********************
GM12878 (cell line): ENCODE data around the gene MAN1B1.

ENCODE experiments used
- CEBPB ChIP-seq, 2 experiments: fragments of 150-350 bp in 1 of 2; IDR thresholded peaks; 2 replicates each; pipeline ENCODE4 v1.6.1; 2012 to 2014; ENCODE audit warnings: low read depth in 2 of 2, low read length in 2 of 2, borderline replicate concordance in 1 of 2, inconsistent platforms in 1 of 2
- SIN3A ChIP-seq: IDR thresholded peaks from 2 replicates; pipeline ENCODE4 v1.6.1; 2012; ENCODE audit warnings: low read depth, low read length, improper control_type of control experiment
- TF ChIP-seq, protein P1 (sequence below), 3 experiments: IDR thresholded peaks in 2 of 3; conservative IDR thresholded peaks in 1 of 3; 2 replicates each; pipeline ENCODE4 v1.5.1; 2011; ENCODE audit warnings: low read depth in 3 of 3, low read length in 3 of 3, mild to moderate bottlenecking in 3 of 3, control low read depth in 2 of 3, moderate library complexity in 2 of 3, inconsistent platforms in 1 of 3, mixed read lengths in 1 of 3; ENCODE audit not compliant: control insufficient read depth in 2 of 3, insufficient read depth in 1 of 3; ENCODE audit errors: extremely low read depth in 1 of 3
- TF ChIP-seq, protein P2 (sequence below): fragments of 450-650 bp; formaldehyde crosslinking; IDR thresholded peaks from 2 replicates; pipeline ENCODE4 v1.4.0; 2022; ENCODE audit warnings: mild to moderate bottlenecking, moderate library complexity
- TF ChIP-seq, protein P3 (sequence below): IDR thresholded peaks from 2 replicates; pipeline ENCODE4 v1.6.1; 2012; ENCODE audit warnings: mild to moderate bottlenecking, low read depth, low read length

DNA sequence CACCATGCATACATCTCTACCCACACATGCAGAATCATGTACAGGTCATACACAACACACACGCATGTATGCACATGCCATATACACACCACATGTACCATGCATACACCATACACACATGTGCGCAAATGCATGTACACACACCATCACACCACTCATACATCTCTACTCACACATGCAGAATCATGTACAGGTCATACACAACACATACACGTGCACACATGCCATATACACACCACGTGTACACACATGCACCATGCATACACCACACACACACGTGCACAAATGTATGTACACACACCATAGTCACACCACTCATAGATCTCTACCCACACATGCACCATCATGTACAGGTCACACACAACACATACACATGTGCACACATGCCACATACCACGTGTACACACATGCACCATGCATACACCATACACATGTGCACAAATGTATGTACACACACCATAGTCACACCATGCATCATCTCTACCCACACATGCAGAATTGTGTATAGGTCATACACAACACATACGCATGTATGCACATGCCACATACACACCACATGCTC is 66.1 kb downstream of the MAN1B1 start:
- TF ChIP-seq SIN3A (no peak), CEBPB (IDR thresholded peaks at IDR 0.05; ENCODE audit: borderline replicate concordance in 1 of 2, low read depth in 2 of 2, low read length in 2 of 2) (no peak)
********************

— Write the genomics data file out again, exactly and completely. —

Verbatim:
GM12878 (cell line): ENCODE data around the gene MAN1B1.

ENCODE experiments used
- CEBPB ChIP-seq, 2 experiments: fragments of 150-350 bp in 1 of 2; IDR thresholded peaks; 2 replicates each; pipeline ENCODE4 v1.6.1; 2012 to 2014; ENCODE audit warnings: low read depth in 2 of 2, low read length in 2 of 2, borderline replicate concordance in 1 of 2, inconsistent platforms in 1 of 2
- SIN3A ChIP-seq: IDR thresholded peaks from 2 replicates; pipeline ENCODE4 v1.6.1; 2012; ENCODE audit warnings: low read depth, low read length, improper control_type of control experiment
- TF ChIP-seq, protein P1 (sequence below), 3 experiments: IDR thresholded peaks in 2 of 3; conservative IDR thresholded peaks in 1 of 3; 2 replicates each; pipeline ENCODE4 v1.5.1; 2011; ENCODE audit warnings: low read depth in 3 of 3, low read length in 3 of 3, mild to moderate bottlenecking in 3 of 3, control low read depth in 2 of 3, moderate library complexity in 2 of 3, inconsistent platforms in 1 of 3, mixed read lengths in 1 of 3; ENCODE audit not compliant: control insufficient read depth in 2 of 3, insufficient read depth in 1 of 3; ENCODE audit errors: extremely low read depth in 1 of 3
- TF ChIP-seq, protein P2 (sequence below): fragments of 450-650 bp; formaldehyde crosslinking; IDR thresholded peaks from 2 replicates; pipeline ENCODE4 v1.4.0; 2022; ENCODE audit warnings: mild to moderate bottlenecking, moderate library complexity
- TF ChIP-seq, protein P3 (sequence below): IDR thresholded peaks from 2 replicates; pipeline ENCODE4 v1.6.1; 2012; ENCODE audit warnings: mild to moderate bottlenecking, low read depth, low read length

DNA sequence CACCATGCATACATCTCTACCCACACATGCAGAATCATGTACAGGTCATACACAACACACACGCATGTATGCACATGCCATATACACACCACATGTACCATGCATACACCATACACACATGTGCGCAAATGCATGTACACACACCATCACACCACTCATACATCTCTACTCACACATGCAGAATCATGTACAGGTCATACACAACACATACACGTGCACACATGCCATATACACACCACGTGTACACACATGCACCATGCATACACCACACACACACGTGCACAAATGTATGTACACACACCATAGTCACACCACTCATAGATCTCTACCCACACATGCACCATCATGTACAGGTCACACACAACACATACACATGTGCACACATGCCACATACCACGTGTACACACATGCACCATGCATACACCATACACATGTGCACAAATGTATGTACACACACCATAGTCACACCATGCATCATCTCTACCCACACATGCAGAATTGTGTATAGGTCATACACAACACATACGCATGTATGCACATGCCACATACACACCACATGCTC is 66.1 kb downstream of the MAN1B1 start:
- TF ChIP-seq SIN3A (no peak), CEBPB (IDR thresholded peaks at IDR 0.05; ENCODE audit: borderline replicate concordance in 1 of 2, low read depth in 2 of 2, low read length in 2 of 2) (no peak)